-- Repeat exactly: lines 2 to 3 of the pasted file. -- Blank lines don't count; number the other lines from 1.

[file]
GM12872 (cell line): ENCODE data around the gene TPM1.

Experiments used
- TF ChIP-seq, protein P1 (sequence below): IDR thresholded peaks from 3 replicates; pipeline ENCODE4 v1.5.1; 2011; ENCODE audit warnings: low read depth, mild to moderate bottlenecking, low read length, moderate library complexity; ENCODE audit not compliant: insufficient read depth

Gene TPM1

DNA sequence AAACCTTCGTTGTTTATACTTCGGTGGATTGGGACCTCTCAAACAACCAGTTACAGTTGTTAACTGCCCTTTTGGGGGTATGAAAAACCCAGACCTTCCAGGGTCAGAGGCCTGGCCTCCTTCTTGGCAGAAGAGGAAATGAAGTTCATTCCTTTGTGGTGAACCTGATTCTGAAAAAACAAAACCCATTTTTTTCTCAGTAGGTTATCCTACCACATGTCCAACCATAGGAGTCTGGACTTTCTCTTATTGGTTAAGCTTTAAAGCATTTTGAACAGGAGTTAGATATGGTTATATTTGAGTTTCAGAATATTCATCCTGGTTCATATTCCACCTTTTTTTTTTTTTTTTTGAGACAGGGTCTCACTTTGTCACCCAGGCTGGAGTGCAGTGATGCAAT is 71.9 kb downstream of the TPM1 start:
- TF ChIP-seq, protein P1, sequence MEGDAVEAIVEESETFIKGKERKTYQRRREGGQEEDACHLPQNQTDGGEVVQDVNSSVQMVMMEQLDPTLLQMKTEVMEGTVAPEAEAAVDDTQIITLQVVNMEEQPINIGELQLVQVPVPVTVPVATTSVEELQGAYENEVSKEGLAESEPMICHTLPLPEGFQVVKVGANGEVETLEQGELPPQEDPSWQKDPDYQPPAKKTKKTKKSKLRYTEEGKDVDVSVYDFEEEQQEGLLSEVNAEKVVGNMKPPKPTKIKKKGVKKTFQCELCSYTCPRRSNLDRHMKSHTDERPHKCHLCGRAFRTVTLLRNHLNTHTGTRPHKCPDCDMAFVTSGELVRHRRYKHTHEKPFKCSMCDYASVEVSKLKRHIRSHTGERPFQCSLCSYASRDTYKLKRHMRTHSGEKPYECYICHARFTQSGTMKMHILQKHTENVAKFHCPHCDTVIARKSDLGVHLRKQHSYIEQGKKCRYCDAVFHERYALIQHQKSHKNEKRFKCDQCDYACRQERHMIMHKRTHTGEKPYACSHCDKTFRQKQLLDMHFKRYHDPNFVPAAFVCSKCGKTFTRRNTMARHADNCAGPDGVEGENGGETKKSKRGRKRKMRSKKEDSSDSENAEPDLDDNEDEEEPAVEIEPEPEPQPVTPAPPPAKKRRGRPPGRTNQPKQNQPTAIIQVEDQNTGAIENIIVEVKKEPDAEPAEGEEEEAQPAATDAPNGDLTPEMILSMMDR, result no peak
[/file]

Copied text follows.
Experiments used
- TF ChIP-seq, protein P1 (sequence below): IDR thresholded peaks from 3 replicates; pipeline ENCODE4 v1.5.1; 2011; ENCODE audit warnings: low read depth, mild to moderate bottlenecking, low read length, moderate library complexity; ENCODE audit not compliant: insufficient read depth